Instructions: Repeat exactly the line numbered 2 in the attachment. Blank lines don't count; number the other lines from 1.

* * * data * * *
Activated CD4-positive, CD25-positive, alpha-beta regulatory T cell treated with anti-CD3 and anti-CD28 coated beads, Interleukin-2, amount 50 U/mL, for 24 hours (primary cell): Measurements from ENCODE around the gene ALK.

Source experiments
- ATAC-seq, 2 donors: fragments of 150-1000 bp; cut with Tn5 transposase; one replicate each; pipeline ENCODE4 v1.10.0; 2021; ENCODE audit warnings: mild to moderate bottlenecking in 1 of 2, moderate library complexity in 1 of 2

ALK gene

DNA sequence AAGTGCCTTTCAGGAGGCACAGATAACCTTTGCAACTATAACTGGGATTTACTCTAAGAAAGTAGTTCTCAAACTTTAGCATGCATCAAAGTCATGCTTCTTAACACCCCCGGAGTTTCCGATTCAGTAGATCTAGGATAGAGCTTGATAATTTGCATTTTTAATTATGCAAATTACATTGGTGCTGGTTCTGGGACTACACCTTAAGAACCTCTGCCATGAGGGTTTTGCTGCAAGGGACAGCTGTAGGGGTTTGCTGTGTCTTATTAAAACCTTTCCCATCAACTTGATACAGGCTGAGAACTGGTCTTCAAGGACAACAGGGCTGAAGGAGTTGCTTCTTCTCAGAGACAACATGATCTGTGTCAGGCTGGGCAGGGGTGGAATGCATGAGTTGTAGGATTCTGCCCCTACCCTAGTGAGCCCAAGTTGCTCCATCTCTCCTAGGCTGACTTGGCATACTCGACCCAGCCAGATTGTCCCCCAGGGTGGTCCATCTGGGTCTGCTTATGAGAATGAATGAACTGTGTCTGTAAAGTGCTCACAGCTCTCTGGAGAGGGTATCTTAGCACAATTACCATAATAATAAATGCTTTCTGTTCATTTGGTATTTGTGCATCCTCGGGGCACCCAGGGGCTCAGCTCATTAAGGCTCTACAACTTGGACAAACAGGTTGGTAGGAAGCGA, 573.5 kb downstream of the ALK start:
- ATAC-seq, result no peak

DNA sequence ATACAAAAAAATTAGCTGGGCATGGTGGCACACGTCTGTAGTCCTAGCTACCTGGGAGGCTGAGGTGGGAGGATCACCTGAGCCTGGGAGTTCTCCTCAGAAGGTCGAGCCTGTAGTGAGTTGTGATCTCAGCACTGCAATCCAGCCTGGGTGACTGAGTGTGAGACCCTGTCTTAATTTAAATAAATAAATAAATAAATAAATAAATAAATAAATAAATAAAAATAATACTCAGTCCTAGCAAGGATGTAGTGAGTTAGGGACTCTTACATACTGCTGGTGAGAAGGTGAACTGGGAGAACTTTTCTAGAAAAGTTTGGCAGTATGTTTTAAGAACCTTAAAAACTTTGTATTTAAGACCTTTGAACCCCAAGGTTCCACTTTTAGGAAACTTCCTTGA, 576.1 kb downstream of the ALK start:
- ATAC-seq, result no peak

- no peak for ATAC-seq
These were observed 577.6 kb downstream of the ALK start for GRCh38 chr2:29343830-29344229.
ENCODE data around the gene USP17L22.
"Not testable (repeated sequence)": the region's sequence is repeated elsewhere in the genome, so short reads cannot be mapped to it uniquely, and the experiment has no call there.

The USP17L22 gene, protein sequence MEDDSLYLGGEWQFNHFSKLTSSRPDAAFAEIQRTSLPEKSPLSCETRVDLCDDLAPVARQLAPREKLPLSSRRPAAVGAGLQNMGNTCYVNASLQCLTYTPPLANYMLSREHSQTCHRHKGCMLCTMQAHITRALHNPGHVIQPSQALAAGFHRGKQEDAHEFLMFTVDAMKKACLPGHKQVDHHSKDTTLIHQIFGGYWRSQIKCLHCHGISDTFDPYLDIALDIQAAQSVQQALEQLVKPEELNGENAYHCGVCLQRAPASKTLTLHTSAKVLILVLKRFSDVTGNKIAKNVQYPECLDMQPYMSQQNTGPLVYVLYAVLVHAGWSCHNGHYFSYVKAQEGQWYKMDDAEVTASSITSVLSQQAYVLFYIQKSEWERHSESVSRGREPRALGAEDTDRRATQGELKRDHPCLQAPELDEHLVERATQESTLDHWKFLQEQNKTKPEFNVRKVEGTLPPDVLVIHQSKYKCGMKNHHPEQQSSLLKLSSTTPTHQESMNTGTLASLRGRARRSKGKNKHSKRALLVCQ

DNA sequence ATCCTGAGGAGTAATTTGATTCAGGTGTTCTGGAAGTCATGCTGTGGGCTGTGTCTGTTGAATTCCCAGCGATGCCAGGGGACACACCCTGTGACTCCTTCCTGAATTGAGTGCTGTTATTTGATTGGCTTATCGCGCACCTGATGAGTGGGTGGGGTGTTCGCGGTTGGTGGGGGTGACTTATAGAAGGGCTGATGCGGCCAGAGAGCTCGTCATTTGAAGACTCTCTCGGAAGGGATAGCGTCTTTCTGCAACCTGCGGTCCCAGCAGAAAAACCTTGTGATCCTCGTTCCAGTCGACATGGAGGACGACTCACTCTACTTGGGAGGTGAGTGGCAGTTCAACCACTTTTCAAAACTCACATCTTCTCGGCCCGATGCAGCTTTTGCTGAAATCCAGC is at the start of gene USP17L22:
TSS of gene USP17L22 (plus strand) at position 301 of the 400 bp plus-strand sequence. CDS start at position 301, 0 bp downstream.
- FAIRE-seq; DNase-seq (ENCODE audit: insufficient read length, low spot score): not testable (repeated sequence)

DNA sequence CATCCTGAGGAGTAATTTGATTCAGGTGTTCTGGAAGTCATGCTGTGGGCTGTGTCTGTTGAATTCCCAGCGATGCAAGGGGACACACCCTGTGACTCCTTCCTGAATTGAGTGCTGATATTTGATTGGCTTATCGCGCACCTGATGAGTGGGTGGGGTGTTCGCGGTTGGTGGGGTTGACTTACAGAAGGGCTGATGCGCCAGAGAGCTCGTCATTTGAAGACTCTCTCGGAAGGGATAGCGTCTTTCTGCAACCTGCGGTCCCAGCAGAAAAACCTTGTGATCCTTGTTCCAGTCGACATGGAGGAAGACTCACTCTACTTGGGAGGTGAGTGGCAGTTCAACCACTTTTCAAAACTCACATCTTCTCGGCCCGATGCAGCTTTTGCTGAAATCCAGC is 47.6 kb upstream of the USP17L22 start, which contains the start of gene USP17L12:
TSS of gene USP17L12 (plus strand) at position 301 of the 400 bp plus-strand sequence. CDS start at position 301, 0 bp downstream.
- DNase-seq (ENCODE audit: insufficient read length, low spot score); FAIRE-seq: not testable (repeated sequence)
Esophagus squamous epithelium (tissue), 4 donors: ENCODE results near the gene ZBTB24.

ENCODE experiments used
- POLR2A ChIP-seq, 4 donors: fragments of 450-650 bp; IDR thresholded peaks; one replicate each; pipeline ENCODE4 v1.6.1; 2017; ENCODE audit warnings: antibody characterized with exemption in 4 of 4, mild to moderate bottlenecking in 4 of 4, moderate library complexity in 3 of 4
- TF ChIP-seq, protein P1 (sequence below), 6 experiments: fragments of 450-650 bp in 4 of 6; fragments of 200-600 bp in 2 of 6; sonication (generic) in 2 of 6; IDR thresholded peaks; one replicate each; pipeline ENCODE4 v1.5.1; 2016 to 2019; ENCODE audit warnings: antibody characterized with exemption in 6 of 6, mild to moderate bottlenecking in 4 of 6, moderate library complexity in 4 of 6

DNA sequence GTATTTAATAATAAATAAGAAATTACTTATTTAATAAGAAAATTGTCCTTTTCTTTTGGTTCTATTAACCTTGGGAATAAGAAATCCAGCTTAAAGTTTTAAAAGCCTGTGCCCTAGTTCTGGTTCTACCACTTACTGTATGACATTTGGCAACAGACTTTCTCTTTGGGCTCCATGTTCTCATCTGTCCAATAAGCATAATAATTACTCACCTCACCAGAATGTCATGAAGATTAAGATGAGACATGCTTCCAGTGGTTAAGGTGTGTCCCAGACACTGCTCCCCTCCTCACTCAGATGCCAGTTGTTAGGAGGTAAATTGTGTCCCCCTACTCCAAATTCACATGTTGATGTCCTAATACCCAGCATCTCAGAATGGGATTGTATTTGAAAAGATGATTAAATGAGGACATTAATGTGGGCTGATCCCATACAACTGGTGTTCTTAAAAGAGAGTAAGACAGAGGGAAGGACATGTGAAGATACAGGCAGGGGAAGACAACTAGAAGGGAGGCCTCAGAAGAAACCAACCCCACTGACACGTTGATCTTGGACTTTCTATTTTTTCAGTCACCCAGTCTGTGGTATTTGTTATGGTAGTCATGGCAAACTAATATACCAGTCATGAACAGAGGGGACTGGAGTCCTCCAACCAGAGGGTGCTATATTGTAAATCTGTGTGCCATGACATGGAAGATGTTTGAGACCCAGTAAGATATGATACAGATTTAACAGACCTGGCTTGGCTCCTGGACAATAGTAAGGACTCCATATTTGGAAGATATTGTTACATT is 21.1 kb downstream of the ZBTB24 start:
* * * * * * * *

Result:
Source experiments